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    ABSTRACT: Low expression of the human serotonin transporter (5-HTT) gene presumably interacts with stressful life events enhancing susceptibility for affective disorders. 5-Htt knockout (KO) mice display an anxious phenotype, and behavioural differences compared to wild-type (WT) mice are exacerbated after repeated loser experience in a resident-intruder stress paradigm. To assess whether genotype-dependent and stress-induced behavioural differences are reflected in alterations of neuronal morphology in limbic areas, we studied dendritic length and complexity of pyramidal neurons in the anterior cingulate and infralimbic cortices (CG, IL), hippocampus CA1 region, and of pyramidal neurons and interneurons in the lateral (La) and basolateral (BL) amygdaloid nuclei in Golgi-Cox-stained brains of male WT and 5-Htt KO control and loser mice. Spine density was analysed for IL apical and amygdaloid apical and basal pyramidal neuron dendrites. While group differences were absent for parameters analysed in CG, CA1 and amygdaloid interneurons, pyramidal neurons in the IL displayed tendencies to shorter and less spinous distal apical dendrites in 5-Htt KO controls, and to extended proximal dendrites in WT losers compared to WT controls. In contrast, spine density of several dendritic compartments of amygdaloid pyramids was significantly higher in 5-Htt KO mice compared to WT controls. While a tendency to increased spine density was observed in the same dendritic compartments in WT after stress, changes were lacking in stressed compared to control 5-Htt KO mice. Our findings indicate that disturbed 5-HT homeostasis results in alterations of limbic neuronal morphology, especially in higher spinogenesis in amygdaloid pyramidal neurons. Social stress leads to similar but less pronounced changes in the WT, and neuroplasticity upon stress is reduced in 5-Htt KO mice.
    Full-text · Article · Jun 2011 · Behavioural brain research
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    • "These data are consistent with the effects of inescapable shock on caudal DRN activation; however, in hamsters, social defeat selectively increases c-Fos expression in rostral portions of the ventral DRN (Cooper et al., 2009). Similarly, social defeat interacts with maternal separation in rats to increase tryptophan hydroxylase mRNA (Gardner et al., 2009b) and serotonin transporter mRNA (Gardner et al., 2009a) in rostral portions of the ventral DRN. Although the mid and caudal DRN are well-known for reciprocal connections with limbic structures, the rostral DRN may also have connections with the amygdala and BNST (Commons et al., 2003; Imai et al., 1986; Rizvi et al., 1991). "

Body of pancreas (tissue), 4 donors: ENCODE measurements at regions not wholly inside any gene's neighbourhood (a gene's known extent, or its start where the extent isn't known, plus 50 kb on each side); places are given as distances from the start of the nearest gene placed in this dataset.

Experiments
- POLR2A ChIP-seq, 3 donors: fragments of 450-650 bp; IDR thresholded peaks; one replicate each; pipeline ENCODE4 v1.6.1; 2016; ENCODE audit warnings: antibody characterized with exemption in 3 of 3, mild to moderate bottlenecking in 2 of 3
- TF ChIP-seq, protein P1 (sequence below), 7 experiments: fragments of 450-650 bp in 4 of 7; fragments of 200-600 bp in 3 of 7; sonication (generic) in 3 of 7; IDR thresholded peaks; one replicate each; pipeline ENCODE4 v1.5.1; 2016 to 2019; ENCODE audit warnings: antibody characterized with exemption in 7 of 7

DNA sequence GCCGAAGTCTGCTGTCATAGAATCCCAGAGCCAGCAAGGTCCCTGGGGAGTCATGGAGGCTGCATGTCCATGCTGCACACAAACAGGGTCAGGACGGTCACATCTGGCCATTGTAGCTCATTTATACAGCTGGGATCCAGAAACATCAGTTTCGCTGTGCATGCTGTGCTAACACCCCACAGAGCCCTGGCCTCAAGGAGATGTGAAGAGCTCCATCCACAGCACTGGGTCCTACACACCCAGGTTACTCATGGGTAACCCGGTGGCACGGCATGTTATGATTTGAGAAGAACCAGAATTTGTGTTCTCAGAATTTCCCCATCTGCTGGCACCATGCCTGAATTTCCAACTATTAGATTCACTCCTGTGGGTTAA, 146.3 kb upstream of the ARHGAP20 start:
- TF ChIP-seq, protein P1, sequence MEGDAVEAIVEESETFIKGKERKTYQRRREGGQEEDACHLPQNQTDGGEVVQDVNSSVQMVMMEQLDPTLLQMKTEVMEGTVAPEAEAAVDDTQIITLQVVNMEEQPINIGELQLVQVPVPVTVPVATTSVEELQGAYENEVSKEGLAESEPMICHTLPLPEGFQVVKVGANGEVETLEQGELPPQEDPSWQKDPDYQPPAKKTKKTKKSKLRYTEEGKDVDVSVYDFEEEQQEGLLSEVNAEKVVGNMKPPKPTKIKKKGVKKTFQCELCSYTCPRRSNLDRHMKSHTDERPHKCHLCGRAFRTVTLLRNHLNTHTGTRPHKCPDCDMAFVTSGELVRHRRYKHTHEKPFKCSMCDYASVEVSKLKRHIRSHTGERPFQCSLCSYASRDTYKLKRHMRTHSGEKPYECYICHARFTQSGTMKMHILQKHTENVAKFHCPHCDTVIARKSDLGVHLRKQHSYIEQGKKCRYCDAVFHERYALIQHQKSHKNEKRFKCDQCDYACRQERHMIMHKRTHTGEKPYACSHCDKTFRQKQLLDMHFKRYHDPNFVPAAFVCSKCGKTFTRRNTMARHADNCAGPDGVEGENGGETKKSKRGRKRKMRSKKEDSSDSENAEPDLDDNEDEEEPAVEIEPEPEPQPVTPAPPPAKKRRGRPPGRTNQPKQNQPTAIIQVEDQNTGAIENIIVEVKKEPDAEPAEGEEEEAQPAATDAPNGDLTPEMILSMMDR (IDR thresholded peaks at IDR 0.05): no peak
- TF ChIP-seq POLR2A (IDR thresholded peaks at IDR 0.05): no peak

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    ABSTRACT: Exposure to traumatic events can increase the risk for major depressive disorder (MDD) as well as posttraumatic stress disorder (PTSD), and pharmacological treatments for these disorders often involve the modulation of serotonergic (5-HT) systems. Several behavioral paradigms in rodents produce changes in behavior that resemble symptoms of MDD and these behavioral changes are sensitive to antidepressant treatments. Here we review two animal models in which MDD-like behavioral changes are elicited by exposure to an acute traumatic event during adulthood, learned helplessness (LH) and conditioned defeat. In LH, exposure of rats to inescapable, but not escapable, tailshock produces a constellation of behavioral changes that include deficits in fight/flight responding and enhanced anxiety-like behavior. In conditioned defeat, exposure of Syrian hamsters to a social defeat by a more aggressive animal leads to a loss of territorial aggression and an increase in submissive and defensive behaviors in subsequent encounters with non-aggressive conspecifics. Investigations into the neural substrates that control LH and conditioned defeat revealed that increased 5-HT activity in the dorsal raphe nucleus (DRN) is critical for both models. Other key brain regions that regulate the acquisition and/or expression of behavior in these two paradigms include the basolateral amygdala (BLA), central nucleus of the amygdala (CeA) and bed nucleus of the stria terminalis (BNST). In this review, we compare and contrast the role of each of these neural structures in mediating LH and conditioned defeat, and discuss the relevance of these data in developing a better understanding of the mechanisms underlying trauma-related depression. This article is part of a Special Issue entitled 'Post-Traumatic Stress Disorder'.